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# Temperature Experiment

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Change is influenced by many different factors in many different situations. If you imagine the 400,000 gallons of water in a stream at the top of a hill, you can picture that they will flow down the hill in order to reach equilibrium. But what if the temperature outside is -40 degrees Fahrenheit? How might this change the movement of the water molecules down the hill?
This is a virtual lab. The demonstration uses red and blue balls to represent molecules. . Items that should be recorded for submission are written in italics.
1. Go to http://chemconnections.org/Java/molecules/index.html
3. For both the Red side and the Blue side, move the slider labeled "Mass" all the way to the right (the value should read 199 amu). You should see the balls in the window above get larger.
Each of these balls represents a molecule moving around inside a divided chamber. You can see how the molecules move around randomly until they bump into a wall or into each other.
4. Lower the temperature on the Red side of the chamber by moving the slider labeled "Temperature" all the way to the left (the value should read 1 K).
*Compare the movement of the molecules on the very cold Red side with the molecules on the Blue side. How does lowering their temperature change the speed at which these molecules move?
5. Now lower the temperature on the Blue side of the chamber to 1 K, the same way you did in Step 4.
6. Add lots more molecules to both sides by increasing the slider labeled "Number" all the way to the right (the value should read 99) for both the Red and the Blue side.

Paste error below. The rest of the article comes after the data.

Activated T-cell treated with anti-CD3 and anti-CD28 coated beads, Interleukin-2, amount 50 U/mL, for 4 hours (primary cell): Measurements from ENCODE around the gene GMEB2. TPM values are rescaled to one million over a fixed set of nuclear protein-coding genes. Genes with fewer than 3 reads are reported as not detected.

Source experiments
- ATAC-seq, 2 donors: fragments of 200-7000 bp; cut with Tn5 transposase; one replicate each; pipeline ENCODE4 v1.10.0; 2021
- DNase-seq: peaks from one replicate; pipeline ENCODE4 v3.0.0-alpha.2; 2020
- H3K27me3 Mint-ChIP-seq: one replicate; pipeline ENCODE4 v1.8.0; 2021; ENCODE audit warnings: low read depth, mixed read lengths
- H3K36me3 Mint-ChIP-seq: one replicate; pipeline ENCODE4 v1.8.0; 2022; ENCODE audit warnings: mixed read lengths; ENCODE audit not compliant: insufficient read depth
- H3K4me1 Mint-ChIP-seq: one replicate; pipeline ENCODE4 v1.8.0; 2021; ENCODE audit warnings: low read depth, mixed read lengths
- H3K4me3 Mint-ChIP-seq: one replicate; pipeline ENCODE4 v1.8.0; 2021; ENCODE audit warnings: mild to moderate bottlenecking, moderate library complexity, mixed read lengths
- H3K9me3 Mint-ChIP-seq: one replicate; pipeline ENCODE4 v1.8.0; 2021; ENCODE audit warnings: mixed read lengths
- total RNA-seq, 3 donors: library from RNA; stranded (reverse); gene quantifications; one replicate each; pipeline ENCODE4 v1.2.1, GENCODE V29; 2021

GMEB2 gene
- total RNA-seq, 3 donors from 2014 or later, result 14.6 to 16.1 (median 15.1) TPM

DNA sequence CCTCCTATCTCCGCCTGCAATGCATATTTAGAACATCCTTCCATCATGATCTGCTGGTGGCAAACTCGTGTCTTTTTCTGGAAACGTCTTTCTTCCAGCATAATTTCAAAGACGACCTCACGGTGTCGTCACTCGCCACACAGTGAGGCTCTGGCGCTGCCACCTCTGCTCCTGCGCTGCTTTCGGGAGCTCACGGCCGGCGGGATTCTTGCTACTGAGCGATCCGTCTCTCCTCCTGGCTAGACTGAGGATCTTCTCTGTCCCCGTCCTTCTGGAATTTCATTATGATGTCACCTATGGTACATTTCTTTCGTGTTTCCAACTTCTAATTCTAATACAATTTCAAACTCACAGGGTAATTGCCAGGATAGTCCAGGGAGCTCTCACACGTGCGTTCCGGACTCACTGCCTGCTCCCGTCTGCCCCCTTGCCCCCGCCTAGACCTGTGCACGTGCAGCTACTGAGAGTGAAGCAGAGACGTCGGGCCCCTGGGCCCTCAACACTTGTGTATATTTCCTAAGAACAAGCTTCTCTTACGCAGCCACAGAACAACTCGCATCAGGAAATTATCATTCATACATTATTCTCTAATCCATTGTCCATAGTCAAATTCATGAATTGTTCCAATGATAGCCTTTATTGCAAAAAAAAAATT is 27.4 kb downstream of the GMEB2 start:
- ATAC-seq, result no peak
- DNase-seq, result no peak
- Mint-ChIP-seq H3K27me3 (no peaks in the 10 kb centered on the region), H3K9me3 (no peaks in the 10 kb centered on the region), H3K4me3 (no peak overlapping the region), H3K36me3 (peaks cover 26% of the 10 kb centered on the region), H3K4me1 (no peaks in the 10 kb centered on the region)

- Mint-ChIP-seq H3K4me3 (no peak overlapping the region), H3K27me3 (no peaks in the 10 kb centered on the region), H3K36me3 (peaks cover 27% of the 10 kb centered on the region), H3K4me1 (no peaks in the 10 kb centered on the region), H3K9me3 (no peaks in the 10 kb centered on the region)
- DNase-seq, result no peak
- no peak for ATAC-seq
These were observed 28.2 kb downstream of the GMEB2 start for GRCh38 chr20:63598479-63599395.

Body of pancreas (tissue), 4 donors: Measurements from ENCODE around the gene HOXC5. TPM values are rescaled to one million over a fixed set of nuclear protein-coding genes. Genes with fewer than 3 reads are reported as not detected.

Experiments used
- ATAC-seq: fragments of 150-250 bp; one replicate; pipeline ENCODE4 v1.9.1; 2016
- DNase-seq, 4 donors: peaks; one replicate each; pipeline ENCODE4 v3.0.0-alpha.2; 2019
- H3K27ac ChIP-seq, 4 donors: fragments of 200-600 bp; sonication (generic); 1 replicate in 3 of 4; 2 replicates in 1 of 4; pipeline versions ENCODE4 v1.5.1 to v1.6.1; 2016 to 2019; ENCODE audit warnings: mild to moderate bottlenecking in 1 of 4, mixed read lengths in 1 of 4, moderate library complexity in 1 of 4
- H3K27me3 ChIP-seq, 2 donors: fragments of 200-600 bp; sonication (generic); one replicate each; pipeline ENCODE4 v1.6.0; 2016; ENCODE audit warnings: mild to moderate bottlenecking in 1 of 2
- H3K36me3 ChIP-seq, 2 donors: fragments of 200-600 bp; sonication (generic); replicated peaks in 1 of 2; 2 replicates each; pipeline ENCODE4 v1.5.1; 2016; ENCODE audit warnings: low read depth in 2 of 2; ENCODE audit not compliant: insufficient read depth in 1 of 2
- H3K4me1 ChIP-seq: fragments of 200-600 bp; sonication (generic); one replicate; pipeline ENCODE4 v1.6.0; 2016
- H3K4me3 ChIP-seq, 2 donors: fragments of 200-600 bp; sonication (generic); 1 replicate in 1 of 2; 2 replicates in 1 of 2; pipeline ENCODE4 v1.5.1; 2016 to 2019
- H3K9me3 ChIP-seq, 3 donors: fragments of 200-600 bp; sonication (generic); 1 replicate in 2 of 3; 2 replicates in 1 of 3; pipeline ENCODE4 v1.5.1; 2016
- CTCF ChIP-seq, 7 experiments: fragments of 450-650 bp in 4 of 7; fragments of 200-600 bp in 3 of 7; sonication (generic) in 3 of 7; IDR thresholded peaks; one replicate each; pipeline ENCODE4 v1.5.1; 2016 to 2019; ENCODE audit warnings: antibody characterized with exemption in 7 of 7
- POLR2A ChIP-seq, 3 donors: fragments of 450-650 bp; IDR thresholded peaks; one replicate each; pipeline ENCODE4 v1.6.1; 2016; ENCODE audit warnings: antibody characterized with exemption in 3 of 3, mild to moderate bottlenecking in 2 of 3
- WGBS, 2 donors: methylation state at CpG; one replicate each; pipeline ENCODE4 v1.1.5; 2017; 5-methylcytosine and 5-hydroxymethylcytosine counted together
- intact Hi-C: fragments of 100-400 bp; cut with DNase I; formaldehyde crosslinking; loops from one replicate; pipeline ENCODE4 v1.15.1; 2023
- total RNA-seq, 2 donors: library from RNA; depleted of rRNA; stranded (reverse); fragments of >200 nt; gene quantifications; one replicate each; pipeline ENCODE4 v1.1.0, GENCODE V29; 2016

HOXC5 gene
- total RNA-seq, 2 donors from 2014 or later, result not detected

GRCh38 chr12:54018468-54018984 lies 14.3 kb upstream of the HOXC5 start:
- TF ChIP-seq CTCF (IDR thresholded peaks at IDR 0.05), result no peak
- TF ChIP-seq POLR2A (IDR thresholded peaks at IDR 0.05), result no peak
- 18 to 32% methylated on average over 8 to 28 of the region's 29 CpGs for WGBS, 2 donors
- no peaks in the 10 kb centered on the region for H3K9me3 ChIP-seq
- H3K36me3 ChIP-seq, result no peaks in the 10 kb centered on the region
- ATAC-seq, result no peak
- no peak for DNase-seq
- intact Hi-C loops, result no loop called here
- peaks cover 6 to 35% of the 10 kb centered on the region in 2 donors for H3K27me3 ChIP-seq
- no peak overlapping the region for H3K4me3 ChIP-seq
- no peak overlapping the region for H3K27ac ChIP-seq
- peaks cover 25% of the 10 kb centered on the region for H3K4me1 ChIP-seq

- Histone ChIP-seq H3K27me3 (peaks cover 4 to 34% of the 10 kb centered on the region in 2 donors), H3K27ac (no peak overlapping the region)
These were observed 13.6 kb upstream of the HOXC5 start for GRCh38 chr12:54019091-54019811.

*How would adding more molecules affect the motion inside the chambers?
7. Click the "Remove Barrier" button and time how long it takes for the blue and the red molecules to mix completely (note: the button text may not appear on your screen. The "Remove Barrier" button is on the far lower right).

*Record this result as "Mixing at 1K"
8. Click the "Reset" button (note: the button text may not appear on your screen. The "Reset" button is just to the left of the "Remove Barrier" button). Then, repeat steps 3-6 above. Once you have 99 slow-moving molecules in each chamber, increase the temperature in both chambers to 999 K. You should see two very active chambers!

9. Click the "Remove Barrier" button on the lower right and time how long it takes for the blue and red molecules to mix completely.

*Record this result as "Mixing at 999K"
10. *In a paragraph, describe your results and explain the effect temperature appears to have on the equilibrium of mixing.

11. *Based on your virtual lab experiment, compare what would happen if you put a spoonful of honey into a cup of 200 degree Fahrenheit tea versus placing a spoonful of honey into an identical cup filled with 45 degree Fahrenheit tea.

12. *If you opened up a container of very stinky Limburger cheese at one end of an empty large outdoor parking lot with a group of shoppers about 50 feet away. Would you be able to enjoy eating your snack longer without offending the shoppers in the summer or the winter? Explain.